Cersei adds that he must marry Sansa, who had the audacity to see him cry, but, don’t worry, Joffrey can cheat on her as much as he wants.

“You are my darling boy and the world will be exactly as you want it to be,” she says, and Joffrey looks like he’s imagining a future for Westeros that involves lots of leather uniforms and marching and bowing.

NEXT: Arya gets stabby; HBO meets its booby requirement

Asked how he’d handle the Northerners if he were king, Joffrey reveals his strategy: He’ll consolidate the armed forces of Westeros into one central army under his control, tax the hell out of everybody, “crush” any rebellion and quite possibly kill the younglings in the Jedi Temple.

“Everybody who isn’t us is an enemy,” Cersei says, just screwing her kid up even more.

Meanwhile, everybody’s favorite adorable psychotic Arya is stabbing the breakfast table with a big knife and pretending its Joffrey’s smirking smirky smirk face. Later, Ned goes to her room, where he finds his daughter trading her kitchen knife for an even bigger blade — her sword Needle. Now I started this post by saying I found some of the chatty scenes in this episode a bit dull, but this scene was brilliant. All the child actors in Thrones are very good, and Maisie Williams just owns this role, especially in this episode. (Factoid: Williams is right handed yet plays Arya left handed, just to be true to the books).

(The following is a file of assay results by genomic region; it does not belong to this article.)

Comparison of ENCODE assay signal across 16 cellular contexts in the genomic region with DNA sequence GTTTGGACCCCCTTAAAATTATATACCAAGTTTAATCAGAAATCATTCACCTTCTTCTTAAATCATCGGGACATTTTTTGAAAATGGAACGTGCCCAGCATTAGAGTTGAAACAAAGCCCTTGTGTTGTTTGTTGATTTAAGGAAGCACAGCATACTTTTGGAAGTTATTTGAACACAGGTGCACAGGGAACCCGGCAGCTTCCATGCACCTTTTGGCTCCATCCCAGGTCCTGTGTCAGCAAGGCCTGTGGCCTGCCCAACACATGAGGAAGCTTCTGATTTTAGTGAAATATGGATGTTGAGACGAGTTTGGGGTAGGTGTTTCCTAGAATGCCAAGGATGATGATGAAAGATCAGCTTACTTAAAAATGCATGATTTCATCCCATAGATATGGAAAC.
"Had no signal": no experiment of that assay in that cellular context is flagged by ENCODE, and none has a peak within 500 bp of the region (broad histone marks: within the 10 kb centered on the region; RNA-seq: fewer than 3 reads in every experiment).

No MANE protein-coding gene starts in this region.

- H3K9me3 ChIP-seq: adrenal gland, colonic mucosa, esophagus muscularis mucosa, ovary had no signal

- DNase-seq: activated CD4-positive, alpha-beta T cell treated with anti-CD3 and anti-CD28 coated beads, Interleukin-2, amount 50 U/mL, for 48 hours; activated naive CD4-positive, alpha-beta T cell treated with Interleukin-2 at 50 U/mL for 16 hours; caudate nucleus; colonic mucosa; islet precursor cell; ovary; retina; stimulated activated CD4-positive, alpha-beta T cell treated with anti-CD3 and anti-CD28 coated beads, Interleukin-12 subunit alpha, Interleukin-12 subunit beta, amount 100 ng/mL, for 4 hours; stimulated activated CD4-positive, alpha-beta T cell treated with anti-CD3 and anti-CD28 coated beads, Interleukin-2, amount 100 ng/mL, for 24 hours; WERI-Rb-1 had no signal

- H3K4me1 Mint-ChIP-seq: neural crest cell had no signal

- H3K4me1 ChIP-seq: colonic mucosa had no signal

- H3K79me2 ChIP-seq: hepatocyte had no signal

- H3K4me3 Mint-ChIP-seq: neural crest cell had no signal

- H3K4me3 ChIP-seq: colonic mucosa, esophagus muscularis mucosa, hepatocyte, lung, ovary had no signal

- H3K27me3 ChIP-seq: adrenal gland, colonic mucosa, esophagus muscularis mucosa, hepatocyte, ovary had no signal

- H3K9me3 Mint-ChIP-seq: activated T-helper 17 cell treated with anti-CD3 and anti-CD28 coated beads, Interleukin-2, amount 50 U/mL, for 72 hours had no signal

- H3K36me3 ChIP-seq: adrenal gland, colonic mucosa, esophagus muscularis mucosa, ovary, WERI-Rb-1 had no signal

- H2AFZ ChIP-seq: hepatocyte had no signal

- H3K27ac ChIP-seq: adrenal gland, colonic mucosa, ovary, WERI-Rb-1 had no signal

Ned helps explain, somewhat, Sansa’s infuriating betrayal last week. “Sansa was dragged before the King and Queen and asked to call the Prince a liar,” Ned says. “She must take his side, even when he’s wrong.”

“But how can you let her marry someone like that?” Ayra asks — and isn’t that a devastating question?

“We’ve come to a dangerous place,” Ned says, “we cannot fight a war amongst ourselves.”